In 2015-2016 UMass Amherst launched an expansive video conferencing pilot to determine which tool would best meet the needs of the campus community. We found that Zoom met campus needs the most comprehensively, and we are rolling out Zoom campus wide beginning August 2016. Until then, if you would like a free Basic Zoom license, please let us know by completing our Zoom Request Form. You can also stop by the 7th floor of the W.E.B. Du Bois Library to talk with one of our consultants about the different ways you can extend your classroom using this exciting platform.
Zoom Allows up to 100 simultaneous video endpoint connections, content sharing, remote screen control, and other features. A good choice for hosting small online classes or help sessions where you may need to take control of participants’ screens.
In addition to Zoom, members of the campus community might also be using other platforms that do not require a license. While these are not formally supported by the University, they can be useful to meet individual needs.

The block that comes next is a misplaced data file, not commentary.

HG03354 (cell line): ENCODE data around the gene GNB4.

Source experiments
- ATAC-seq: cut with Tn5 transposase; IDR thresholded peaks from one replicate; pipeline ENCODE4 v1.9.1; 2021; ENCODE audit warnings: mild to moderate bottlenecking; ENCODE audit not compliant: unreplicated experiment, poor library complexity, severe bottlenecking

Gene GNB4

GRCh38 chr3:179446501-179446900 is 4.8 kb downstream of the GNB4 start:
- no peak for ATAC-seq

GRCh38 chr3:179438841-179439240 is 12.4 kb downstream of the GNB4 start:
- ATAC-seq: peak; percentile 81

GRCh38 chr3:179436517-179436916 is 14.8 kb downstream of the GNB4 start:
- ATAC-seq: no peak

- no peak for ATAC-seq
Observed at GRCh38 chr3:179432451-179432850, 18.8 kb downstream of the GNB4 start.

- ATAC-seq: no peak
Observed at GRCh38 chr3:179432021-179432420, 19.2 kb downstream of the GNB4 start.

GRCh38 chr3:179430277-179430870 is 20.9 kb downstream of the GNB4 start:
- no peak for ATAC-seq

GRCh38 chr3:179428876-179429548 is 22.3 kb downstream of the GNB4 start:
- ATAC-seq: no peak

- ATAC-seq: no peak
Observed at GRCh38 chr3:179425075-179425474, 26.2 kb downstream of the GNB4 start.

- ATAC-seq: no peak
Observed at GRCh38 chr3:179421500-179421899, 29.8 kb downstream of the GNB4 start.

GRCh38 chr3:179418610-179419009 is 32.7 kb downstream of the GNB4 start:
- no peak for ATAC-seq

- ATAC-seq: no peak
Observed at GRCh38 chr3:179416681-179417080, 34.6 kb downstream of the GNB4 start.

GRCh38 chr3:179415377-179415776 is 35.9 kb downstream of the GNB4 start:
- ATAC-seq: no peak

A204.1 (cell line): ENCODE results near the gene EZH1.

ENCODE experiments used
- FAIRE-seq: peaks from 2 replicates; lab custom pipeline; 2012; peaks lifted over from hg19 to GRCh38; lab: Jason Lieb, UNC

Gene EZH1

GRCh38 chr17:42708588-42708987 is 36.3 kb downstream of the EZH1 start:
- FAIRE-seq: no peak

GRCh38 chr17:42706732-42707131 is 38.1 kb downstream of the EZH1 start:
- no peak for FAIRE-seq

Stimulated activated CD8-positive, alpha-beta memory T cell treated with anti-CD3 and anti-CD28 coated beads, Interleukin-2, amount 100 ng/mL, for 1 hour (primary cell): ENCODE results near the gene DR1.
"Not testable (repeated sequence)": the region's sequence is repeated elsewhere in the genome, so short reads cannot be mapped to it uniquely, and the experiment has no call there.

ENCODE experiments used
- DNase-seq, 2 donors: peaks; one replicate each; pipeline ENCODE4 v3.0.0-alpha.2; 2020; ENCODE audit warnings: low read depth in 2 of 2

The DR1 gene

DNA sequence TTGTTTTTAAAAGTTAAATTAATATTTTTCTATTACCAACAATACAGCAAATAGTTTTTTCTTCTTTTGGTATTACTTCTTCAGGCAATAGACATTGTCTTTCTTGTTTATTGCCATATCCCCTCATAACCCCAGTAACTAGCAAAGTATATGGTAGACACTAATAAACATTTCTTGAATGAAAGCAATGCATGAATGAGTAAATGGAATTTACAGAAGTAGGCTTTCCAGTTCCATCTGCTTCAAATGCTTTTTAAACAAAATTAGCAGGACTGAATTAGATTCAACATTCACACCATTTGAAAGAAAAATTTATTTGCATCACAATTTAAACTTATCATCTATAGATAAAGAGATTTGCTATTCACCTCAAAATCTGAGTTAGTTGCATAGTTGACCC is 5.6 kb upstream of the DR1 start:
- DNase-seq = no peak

FaceTime A free Apple app that allows a one-to-one connection on Apple devices between individuals who have an Apple ID. Ideal for point-to-point video conferences that will have an Apple device on each end, and for hosting individual online meetings with students or colleagues who have Apple devices.
Google Hangouts A free app that allows up to 10 simultaneous video and audio feeds and unlimited viewers. Best for classes that are already using Google tools, like GMail, Calendar, Drive, and YouTube, since these services integrate with Hangouts.
Skype A free program that allows up to 10 simultaneous video feeds and 300 viewers. A popular choice for small classes, webinars, or for guest speakers.